From transnational BSN workshop in Copenhagen, 18 January 2017

From transnational BSN workshop in Copenhagen, 18 January 2017

What are the challenges, barriers, and possible solutions to improving research cooperation in the Baltic Sea Region? This question has been the topic of discussion at a series of national workshops and surveys in Germany, Latvia, Poland, Lithuania, Sweden, Estonia, Finland, and Denmark during the winter of 2016, conducted as part of the “Baltic Science Network” – a new flagship project of the EU Strategy for the BSR launched last year with financial support from Interreg - BSR.
 
Based on output from national workshops and surveys, stakeholders singled out the most relevant challenges and talked more about possible solutions for each key challenge at a transnational workshop in January 2017 in Copenhagen. The results have now been summarized in a working paper.
 
All in all, the workshops brought together stakeholders from universities, research institutions, operators of research infrastructures, funding agencies, BSR experts and policy makers to try and answer this simple yet complex question.
 
Many interesting points of view were exchanged, rebutted and elaborated – and the overall conclusions are perhaps not very surprising: Research cooperation across borders is a healthy and natural part of scientists’ pursuit of excellent research results. The Baltic Sea Region is relatively successful in terms of an increasing number of EU financed research projects involving partners from several countries in the region. Also, impact studies suggest good results of this cooperation. But there is room for improvement – both to support excellent scientific results and to enhance macro regional competitiveness and cohesion. Stakeholders have pointed to a number of relevant challenges to ensure such improvement, e.g. high levels of administrative burdens and lack of strategic coordination.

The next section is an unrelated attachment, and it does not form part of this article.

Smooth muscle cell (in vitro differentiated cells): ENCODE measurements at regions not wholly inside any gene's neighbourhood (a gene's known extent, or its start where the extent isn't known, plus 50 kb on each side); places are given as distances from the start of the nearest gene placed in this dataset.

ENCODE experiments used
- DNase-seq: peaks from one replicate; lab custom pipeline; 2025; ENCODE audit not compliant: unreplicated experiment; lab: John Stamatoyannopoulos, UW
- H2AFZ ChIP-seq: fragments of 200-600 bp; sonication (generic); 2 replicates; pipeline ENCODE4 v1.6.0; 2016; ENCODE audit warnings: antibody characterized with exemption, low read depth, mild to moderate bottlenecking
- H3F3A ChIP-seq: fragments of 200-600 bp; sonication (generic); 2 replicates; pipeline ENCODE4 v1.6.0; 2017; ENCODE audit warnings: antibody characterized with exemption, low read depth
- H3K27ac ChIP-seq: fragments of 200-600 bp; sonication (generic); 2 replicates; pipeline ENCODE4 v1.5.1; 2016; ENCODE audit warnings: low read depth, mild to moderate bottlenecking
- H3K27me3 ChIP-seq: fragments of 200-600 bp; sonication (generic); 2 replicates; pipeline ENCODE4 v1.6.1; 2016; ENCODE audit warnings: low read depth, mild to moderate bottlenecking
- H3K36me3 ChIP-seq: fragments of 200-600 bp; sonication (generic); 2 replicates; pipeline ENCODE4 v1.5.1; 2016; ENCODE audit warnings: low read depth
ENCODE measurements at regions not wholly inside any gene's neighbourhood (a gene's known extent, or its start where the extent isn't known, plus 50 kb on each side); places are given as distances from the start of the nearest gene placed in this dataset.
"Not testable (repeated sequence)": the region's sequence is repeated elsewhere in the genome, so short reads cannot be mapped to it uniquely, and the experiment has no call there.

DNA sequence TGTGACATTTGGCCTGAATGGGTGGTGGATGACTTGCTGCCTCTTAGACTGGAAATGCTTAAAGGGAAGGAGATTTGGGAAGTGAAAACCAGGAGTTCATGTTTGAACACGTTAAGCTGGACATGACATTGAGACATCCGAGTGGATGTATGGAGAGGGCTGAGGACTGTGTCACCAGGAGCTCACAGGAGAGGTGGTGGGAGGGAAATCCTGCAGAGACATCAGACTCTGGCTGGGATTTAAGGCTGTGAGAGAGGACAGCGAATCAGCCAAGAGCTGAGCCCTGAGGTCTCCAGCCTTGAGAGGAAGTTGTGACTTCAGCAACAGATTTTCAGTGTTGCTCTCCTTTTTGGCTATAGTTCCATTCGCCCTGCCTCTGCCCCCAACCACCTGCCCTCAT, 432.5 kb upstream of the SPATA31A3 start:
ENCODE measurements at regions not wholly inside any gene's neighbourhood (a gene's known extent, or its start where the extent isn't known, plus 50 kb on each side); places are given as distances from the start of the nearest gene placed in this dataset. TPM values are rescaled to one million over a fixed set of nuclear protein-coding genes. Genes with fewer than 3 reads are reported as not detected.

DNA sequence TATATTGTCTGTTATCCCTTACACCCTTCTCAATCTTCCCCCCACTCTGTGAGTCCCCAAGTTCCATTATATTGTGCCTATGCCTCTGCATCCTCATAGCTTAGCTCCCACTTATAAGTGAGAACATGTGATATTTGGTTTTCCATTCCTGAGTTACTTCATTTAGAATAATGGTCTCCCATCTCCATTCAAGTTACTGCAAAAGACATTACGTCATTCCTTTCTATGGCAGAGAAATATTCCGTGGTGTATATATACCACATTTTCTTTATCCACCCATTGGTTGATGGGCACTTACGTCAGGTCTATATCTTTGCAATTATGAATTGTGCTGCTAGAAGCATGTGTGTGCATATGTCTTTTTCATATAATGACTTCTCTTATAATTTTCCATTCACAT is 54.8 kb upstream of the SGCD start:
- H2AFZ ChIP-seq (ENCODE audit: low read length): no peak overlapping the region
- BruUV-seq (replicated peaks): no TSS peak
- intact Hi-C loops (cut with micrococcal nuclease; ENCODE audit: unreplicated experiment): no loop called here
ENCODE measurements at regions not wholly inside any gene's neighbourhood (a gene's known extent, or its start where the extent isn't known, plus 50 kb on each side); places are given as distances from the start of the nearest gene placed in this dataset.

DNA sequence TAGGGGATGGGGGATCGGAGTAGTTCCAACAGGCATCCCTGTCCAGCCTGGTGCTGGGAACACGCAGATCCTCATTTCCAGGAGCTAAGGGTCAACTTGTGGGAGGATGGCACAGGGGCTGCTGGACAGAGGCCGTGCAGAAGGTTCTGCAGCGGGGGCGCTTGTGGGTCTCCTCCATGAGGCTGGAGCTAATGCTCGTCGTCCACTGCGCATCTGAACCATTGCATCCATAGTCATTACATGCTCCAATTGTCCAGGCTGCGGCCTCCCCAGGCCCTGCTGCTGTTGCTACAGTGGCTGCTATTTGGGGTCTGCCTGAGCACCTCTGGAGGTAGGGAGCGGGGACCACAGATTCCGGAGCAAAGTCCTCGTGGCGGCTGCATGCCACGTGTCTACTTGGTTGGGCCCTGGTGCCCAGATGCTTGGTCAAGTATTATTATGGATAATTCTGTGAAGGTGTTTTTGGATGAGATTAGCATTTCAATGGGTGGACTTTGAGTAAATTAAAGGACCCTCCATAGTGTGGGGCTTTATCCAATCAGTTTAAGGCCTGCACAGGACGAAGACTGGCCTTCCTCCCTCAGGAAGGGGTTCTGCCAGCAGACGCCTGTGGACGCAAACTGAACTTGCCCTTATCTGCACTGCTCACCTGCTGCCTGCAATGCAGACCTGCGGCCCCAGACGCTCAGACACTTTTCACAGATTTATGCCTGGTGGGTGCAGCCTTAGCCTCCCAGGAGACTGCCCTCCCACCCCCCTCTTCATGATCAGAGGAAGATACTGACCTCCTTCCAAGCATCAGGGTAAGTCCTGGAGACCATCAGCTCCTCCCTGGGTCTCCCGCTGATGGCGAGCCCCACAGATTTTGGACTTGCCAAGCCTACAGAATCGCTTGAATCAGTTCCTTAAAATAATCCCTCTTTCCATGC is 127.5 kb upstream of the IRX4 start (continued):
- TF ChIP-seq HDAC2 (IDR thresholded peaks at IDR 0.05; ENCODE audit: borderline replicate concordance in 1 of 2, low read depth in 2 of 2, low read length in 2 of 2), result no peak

A more general, cross-cutting conclusion is that these challenges are not only relevant in a macro regional context but in a broader EU context as well. And indeed, one of the purposes of the Baltic Science Network is to help support the implementation of the European Research Area via good ideas generated in the context of the Baltic Sea Region.
 
The purpose of the working paper is not to present an aligned policy proposal for enhancing research cooperation in the region. Rather, the purpose is to provide an inspirational map, based on input from stakeholders, for further exploration, subsequent activities and future policy recommendations for discussion among the members of the Baltic Science Network.